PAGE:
Precious Metals: silver and gold jewelry, utilitarian and devotional objects
Pottery: hand-sculpted bowls, pots and other ware made from micaceous clay
Bonework: decorative items, anillos (rings) and tool handles carved from animal antlers and bone
Ramilletes: decorative paper garlands

Contemporary Hispanic Market

Shoppers at the Contemporary Spanish Market, photo Steve Collins

Shoppers at the Contemporary Spanish Market, photo/Steve Collins

Don’t miss Contemporary Hispanic Market, on Lincoln Avenue north of the Plaza. The market, started in 1987, gives contemporary artists of Hispanic descent a place to showcase their work. Their mission is “to provide statewide Artists an opportunity to show their work and give the casual and serious collector a rare opportunity to meet and visit with some of its most respected Hispanic Artists currently producing art in New Mexico today.” Come view and buy as you meet and talk to the artists who created it. Mediums on view include painting, photography, sculpture, jewelry and pottery.

Nuts and bolts of Spanish Market 2016

Spanish Market 2016 - Music on the bandstand at Spanish Market, photo Steve Collins

Music on the bandstand at Spanish Market, photo/Steve Collins

If you want to get an early start on Spanish Market 2016 events, both the traditional and contemporary markets offer Friday evening previews. Traditional Spanish Market is holding their preview at the Eldorado Hotel & Spa at 309 W. San Francisco Street from 5 to 8pm. On view: award-winning art from Spanish Market 2016. This is a ticketed event. Contemporary Hispanic Market’s preview is from 5:30pm to 8pm at the Santa Fe Community Convention Center. It’s free to the public. There will be entertainment and refreshments.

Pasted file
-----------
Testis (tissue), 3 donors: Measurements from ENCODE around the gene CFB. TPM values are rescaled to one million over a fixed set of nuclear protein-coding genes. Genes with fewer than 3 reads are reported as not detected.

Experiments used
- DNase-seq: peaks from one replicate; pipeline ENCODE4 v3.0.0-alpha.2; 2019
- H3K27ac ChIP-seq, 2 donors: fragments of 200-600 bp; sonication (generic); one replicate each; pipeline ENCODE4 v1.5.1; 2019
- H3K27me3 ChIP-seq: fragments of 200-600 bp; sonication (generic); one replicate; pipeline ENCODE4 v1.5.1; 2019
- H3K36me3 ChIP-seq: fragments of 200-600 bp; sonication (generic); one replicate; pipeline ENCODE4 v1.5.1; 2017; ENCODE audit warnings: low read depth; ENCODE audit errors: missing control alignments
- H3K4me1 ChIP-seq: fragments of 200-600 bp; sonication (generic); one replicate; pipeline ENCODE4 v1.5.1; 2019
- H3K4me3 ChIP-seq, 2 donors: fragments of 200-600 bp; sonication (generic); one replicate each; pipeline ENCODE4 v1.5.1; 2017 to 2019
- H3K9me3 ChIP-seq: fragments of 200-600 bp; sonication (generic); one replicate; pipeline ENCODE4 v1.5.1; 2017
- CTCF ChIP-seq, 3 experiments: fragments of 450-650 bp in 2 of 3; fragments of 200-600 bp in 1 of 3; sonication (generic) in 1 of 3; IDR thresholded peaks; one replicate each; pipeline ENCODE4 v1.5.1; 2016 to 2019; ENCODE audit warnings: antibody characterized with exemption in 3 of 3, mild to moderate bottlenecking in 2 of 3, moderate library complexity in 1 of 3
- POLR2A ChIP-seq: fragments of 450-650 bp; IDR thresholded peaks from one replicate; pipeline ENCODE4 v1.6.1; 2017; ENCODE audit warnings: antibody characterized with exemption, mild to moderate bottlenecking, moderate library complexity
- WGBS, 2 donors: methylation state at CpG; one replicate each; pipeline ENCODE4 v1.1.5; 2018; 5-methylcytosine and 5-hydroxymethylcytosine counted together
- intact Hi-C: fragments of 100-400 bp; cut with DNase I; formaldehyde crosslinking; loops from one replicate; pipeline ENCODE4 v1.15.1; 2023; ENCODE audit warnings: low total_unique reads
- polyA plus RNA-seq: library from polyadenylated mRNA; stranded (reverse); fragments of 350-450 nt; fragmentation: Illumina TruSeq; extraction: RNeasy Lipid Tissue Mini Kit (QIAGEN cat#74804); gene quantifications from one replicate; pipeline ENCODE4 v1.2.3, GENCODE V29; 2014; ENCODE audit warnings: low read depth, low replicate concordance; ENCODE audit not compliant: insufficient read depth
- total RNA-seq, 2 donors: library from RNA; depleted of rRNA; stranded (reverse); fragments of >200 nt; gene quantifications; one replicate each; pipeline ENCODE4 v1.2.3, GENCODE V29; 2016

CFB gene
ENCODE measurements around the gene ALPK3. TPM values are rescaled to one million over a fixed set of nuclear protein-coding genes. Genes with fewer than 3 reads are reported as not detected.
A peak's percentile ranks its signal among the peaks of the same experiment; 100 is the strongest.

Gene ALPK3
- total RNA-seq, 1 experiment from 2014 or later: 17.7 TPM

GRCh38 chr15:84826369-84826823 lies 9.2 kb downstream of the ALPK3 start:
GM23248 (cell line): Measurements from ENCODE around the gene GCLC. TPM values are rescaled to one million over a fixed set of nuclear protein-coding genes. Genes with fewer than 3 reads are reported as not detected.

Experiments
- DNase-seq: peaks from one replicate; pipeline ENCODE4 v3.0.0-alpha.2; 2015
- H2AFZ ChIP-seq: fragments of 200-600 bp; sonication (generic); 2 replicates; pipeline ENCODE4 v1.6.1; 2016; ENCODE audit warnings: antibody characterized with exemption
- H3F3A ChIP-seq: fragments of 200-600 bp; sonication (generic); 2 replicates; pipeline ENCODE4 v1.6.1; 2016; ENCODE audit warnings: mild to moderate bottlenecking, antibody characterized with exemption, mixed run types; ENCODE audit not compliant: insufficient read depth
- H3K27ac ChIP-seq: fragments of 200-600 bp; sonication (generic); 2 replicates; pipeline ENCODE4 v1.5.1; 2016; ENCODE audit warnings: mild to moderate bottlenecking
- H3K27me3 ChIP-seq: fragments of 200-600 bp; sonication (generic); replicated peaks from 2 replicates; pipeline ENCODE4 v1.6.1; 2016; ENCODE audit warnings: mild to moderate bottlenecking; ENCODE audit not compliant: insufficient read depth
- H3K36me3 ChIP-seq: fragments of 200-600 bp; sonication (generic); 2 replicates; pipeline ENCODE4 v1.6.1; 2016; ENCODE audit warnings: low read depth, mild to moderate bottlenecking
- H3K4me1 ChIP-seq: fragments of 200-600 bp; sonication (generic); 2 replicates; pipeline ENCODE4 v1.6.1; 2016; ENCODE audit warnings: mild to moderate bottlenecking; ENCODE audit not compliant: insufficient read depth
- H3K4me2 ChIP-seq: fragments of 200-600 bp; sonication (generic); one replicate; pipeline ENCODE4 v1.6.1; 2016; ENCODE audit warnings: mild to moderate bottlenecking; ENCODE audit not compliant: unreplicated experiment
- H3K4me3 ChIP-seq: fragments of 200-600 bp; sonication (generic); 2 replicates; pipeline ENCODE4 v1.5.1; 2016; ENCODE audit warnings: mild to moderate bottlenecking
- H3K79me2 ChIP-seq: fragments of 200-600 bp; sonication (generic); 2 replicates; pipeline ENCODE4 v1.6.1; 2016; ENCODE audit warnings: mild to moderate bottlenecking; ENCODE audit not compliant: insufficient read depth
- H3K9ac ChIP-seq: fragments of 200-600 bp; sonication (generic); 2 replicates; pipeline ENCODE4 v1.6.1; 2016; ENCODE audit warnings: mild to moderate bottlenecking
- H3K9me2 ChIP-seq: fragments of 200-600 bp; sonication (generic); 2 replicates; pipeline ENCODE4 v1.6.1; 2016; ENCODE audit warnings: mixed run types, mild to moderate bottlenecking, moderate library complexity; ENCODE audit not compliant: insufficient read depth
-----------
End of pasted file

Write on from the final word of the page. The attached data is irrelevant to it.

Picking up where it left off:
Traditional Spanish Market 2016 hours are from 8am to 5pm on Saturday and 9am to 5pm on Sunday. Admission is free. On Sunday at 8am there’s a special Spanish Market Mass at St. Francis Cathedral open to all. Contemporary Hispanic Market is from 9am to 5pm both days.

Traditional Spanish Market offers serious collectors an opportunity to add to their collections. For others it offers an opportunity to buy traditional handcrafts and perhaps future heirlooms directly from the artisans. You can meet the artisans and ask questions about their work and learn about their artistic process and their lives. In addition, there will be music, dancing, art demonstrations and regional foods. You can find a full schedule of Spanish Market 2016 events on the museum’s website.

Spanish Market 3016 - Beautifully carved chest, photo Steve Collins

Beautifully carved chest, photo/Steve Collins

Santa Fe has three major summer artisans’ markets. Which is your favorite?  If you’ve never been here for one (or even if you have) and want our help planning your visit, contact us at The Santa Fe Traveler.

 

 

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2 Responses to “Santa Fe’s Traditional Spanish Market 2016”

  1. Sean Wells y Delgado
    July 16, 2012 at 7:40 am #

    Thank you for the wonderful and comprehensive write-up Billlie & Steve! I invite you and your readers to visit my brother, Jason Younis y Delgado and I at booth number 153 to learn more about our personal story in the Spanish Colonial Arts and more about the history and traditions of Spanish Colonial Art.

    • Billie Frank
      July 16, 2012 at 10:07 am #

      Thanks for you kind words, Sean. Good luck at Market! We’ll try to stop by.